National Science Board Urges Action to Sustain U.S. Leadership in Science and Engineering Research
Board releases companion piece to Science and Engineering Indicators 2010 which outlines recommendations for growing world S&E capacity, and an interactive tool, enabling state data comparison
Today at the annual meeting of the American Association for the Advancement of Science, the National Science Board (NSB) released the policy-oriented companion piece to its biennial publication, Science and Engineering Indicators (SEI). SEI 2010 was delivered to the President and to Congress and disseminated broadly on Jan. 15.
Carrying out its congressional mandate to oversee the collection of a very broad set of quantitative information about the U.S. science, engineering and technology enterprise, the NSB publishes the data and trends every two years in the SEI. When the data reveal trends that raise important policy concerns the NSB believes should be brought to the attention of the President, Congress and the public, it develops and shares a "companion" policy statement to the SEI.
In its companion piece to SEI 2010, "Globalization of Science and Engineering Research," NSB Chairman Steven Beering writes, "While increased global science and engineering (S&E) research capacity holds great promise for the advancement of scientific knowledge and collaboration in S&E across international borders, the U.S. government must be attentive to developments in S&E capacity around the world and take proactive steps to maintain our nation's competitive strength."
To that end, the NSB recommends the following federal action:
In the presentation of "Globalization of Science and Engineering Research," Beering was joined by NSF Director Arden Bement, NSB SEI Committee Chairman Lou Lanzerotti and SEI Committee Member Jose-Marie Griffiths. The NSB's companion piece, as well as other SEI materials, including an interactive state data comparison tool, may be found at http://www.nsf.gov/nsb/sei/.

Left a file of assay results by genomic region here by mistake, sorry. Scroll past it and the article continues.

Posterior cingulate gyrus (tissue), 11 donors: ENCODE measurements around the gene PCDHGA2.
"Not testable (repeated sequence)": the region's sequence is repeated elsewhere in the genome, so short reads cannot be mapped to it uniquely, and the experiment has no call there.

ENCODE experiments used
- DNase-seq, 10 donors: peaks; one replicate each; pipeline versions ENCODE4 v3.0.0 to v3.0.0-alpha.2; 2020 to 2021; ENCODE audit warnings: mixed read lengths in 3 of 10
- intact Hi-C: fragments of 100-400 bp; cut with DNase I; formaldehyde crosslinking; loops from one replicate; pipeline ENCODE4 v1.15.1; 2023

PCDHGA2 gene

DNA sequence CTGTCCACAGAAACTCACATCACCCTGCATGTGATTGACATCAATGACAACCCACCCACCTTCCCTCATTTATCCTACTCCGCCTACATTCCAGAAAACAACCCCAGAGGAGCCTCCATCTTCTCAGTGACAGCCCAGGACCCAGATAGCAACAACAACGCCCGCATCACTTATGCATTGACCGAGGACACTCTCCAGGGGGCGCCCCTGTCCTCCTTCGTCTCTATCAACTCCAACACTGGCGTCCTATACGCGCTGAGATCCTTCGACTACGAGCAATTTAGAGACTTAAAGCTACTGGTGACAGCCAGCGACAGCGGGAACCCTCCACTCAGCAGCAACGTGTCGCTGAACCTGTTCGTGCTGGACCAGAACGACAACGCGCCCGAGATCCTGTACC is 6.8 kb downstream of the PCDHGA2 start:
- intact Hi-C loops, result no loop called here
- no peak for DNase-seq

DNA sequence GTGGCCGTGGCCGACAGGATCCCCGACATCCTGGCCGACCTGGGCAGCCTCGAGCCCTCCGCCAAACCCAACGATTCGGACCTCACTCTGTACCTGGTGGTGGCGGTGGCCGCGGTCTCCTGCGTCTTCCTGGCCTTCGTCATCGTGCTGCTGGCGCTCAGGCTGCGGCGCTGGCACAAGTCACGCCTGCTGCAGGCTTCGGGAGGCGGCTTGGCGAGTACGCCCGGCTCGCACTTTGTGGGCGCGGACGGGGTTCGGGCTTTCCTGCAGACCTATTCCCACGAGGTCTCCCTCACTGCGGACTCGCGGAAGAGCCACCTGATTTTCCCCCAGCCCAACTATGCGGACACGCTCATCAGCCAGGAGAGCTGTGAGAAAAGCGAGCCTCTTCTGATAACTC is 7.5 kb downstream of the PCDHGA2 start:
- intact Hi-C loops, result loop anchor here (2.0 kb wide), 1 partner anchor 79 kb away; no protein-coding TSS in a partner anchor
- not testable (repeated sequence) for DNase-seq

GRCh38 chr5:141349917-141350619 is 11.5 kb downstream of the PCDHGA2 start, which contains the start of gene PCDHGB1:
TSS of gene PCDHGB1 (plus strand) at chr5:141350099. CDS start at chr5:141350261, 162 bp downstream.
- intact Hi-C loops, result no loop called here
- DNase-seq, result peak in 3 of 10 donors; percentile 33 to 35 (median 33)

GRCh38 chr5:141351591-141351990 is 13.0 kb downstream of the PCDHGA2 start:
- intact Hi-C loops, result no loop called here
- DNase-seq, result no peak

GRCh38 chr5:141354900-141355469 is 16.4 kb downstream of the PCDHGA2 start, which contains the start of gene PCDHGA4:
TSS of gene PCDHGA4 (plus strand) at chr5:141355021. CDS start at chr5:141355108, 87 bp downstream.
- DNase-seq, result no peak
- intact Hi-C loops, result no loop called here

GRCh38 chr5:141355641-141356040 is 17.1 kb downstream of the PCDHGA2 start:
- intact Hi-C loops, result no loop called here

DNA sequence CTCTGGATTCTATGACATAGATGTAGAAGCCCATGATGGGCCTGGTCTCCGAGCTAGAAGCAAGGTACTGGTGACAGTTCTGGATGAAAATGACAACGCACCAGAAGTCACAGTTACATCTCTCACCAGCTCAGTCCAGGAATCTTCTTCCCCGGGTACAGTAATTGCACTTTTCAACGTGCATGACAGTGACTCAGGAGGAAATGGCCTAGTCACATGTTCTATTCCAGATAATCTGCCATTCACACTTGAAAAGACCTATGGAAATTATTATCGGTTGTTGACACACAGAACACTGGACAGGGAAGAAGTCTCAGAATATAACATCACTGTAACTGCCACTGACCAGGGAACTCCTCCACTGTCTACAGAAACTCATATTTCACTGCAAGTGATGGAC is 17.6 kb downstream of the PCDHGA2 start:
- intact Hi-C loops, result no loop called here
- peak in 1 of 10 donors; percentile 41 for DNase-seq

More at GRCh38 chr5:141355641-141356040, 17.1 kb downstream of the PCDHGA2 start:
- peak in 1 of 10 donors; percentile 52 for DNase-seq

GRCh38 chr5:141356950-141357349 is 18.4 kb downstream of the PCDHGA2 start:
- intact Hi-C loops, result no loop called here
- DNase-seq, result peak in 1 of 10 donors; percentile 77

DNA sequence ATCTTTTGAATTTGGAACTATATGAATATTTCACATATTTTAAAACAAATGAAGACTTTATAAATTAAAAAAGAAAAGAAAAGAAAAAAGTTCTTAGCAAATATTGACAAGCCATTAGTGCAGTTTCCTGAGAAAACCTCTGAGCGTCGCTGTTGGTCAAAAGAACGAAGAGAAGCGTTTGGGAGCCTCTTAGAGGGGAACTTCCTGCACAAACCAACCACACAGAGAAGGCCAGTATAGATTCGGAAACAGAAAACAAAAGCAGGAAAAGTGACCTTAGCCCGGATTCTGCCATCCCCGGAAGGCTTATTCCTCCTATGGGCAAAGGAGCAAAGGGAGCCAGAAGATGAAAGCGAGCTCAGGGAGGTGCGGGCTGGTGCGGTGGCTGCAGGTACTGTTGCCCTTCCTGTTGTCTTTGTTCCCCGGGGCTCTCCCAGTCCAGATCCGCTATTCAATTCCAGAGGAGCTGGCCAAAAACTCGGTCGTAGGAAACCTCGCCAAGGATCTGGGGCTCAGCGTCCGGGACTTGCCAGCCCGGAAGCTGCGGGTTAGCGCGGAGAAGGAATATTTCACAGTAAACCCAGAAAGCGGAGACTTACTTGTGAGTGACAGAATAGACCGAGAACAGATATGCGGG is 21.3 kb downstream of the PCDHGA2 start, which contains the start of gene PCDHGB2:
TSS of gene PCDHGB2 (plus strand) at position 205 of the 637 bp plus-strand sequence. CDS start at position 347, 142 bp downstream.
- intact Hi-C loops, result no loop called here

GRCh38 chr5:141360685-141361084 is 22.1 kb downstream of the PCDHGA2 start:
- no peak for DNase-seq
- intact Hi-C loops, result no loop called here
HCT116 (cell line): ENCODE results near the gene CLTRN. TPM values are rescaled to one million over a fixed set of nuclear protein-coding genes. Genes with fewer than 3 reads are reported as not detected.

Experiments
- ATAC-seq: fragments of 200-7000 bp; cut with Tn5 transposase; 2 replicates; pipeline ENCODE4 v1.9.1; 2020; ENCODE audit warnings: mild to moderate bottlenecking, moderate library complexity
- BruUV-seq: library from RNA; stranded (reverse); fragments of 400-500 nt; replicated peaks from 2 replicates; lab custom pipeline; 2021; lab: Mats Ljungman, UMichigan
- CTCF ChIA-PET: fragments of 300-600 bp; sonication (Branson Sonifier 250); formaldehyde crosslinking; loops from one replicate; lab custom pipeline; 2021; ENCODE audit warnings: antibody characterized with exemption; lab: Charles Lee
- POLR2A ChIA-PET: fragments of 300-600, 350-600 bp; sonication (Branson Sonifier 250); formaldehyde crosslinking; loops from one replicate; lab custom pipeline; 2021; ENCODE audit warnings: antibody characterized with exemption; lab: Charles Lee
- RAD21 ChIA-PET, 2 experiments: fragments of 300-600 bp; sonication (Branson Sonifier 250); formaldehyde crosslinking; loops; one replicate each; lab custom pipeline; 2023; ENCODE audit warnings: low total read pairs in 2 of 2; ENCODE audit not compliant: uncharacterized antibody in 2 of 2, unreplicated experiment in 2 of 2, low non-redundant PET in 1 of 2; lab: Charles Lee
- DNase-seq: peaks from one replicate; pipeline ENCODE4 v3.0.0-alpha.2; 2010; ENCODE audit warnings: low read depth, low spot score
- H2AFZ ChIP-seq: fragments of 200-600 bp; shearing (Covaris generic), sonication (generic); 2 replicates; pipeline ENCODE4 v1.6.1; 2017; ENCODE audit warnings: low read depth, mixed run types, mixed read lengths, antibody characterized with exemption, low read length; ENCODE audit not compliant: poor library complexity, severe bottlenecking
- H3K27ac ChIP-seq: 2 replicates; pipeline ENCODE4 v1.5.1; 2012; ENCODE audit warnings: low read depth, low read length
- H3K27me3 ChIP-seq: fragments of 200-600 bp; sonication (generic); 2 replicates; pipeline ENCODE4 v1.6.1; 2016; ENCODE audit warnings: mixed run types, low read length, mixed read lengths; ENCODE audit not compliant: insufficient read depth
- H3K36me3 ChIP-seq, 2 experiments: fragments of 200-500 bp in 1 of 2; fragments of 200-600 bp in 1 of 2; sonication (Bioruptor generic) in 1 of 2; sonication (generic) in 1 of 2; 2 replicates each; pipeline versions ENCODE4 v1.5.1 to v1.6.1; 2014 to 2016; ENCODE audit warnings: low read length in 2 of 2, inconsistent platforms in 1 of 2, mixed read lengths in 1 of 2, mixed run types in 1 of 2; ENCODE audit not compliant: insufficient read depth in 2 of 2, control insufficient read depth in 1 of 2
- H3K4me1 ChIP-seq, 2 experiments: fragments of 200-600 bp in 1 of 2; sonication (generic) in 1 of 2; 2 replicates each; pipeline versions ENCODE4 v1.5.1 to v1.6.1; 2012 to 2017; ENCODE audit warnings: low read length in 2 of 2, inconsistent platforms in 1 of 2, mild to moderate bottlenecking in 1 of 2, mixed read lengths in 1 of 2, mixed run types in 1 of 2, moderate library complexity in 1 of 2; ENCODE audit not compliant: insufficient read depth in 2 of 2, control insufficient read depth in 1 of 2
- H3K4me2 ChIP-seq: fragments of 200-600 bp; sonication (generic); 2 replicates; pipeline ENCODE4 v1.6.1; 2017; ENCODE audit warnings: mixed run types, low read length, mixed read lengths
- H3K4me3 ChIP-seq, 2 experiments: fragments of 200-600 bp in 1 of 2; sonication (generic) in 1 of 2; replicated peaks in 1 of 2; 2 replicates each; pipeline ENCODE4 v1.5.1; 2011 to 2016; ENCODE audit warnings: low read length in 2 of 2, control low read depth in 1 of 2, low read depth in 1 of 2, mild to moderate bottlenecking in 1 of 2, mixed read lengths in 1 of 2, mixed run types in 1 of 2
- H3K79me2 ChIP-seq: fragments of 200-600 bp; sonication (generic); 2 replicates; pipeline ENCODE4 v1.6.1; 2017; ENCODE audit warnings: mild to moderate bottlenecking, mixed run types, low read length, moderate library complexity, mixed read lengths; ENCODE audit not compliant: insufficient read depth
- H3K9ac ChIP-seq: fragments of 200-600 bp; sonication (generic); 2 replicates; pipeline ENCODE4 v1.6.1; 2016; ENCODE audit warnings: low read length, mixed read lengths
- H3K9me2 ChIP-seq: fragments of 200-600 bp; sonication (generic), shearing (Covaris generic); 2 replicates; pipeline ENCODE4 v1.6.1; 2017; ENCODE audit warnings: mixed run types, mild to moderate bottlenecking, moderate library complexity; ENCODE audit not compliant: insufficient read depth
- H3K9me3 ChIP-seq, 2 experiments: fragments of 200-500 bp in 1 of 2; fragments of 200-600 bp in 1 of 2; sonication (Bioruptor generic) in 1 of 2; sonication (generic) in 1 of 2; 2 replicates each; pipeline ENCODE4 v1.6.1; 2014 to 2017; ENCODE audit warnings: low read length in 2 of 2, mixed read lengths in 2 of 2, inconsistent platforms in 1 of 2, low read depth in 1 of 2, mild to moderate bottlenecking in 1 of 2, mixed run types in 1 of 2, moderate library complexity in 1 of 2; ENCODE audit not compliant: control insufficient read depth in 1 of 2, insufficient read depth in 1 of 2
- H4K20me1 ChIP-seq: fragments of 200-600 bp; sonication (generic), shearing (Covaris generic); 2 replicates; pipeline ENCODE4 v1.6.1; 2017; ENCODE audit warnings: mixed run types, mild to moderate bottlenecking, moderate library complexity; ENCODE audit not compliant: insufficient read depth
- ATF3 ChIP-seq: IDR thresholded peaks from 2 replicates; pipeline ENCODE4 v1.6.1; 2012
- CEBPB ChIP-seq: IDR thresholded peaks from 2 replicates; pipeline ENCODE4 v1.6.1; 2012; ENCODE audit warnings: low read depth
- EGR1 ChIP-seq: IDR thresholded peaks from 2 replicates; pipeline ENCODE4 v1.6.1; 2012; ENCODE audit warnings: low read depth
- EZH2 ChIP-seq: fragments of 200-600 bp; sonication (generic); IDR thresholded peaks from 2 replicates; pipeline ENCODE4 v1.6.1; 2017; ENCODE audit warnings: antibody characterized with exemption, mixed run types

Journalists may contact Lisa-Joy Zgorski to schedule interviews with presenters, Board members and other NSF officials.
The NSB is the 25-member policymaking body for the National Science Foundation and advisory body to the President and Congress on science and engineering issues. Drawn from universities and industry, and representing a variety of science and engineering disciplines and geographic areas, NSB members are selected for their eminence in research, education, or public policy, and records of distinguished service. The NSB has 24 members that serve six-year terms. The 25th member is the NSF Director, an ex officio member of the NSB. For more background on the NSB and its current composition, visit: http://www.nsf.gov/nsb/about/index.jsp.
The National Science Foundation (NSF) is an independent federal agency that supports fundamental research and education across all fields of science and engineering. In fiscal year (FY) 2016, its budget is $7.5 billion. NSF funds reach all 50 states through grants to nearly 2,000 colleges, universities and other institutions. Each year, NSF receives more than 48,000 competitive proposals for funding and makes about 12,000 new funding awards. NSF also awards about $626 million in professional and service contracts yearly.
Useful NSF Web Sites: